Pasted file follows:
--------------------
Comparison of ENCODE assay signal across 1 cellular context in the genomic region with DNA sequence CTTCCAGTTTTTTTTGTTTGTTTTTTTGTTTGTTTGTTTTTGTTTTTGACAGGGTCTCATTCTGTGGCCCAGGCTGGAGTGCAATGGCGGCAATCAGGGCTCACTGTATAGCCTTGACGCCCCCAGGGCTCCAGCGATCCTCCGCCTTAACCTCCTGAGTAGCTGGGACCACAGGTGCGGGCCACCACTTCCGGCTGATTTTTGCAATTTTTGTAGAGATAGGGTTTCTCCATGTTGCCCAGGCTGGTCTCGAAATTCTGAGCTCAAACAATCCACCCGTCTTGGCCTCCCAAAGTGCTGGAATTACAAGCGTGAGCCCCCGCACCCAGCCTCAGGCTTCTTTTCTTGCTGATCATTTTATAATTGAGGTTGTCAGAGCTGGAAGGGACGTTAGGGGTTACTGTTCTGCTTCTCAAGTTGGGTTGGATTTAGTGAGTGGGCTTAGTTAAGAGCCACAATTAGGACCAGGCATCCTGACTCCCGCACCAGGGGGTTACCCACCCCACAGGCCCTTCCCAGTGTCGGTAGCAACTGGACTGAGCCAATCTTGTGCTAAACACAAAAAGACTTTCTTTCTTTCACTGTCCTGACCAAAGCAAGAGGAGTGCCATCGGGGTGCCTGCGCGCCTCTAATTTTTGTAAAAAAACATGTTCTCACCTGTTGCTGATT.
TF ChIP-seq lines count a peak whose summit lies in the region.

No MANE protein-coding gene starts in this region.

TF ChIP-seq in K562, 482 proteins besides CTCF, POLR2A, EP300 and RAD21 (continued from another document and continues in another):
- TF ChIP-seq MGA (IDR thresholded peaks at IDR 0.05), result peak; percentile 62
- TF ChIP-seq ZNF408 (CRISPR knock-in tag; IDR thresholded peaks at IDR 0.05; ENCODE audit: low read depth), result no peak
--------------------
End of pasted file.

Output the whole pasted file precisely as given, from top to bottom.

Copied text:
Comparison of ENCODE assay signal across 1 cellular context in the genomic region with DNA sequence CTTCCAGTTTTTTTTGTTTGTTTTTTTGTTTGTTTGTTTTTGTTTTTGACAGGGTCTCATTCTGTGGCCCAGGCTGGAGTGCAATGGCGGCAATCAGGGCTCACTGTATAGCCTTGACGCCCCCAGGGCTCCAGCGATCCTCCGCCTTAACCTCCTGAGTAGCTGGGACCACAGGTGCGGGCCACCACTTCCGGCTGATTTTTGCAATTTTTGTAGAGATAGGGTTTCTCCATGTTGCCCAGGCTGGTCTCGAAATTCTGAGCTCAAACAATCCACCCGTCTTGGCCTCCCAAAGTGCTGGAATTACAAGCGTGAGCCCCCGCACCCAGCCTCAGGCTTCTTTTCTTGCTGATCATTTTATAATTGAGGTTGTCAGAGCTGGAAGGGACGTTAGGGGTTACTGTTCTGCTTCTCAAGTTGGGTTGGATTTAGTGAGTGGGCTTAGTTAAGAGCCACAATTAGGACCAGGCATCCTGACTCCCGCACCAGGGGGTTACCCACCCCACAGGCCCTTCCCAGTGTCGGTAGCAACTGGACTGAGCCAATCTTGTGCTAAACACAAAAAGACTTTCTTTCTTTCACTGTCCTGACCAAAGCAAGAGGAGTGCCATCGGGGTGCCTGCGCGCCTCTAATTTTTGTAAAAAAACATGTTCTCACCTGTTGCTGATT.
TF ChIP-seq lines count a peak whose summit lies in the region.

No MANE protein-coding gene starts in this region.

TF ChIP-seq in K562, 482 proteins besides CTCF, POLR2A, EP300 and RAD21 (continued from another document and continues in another):
- TF ChIP-seq MGA (IDR thresholded peaks at IDR 0.05), result peak; percentile 62
- TF ChIP-seq ZNF408 (CRISPR knock-in tag; IDR thresholded peaks at IDR 0.05; ENCODE audit: low read depth), result no peak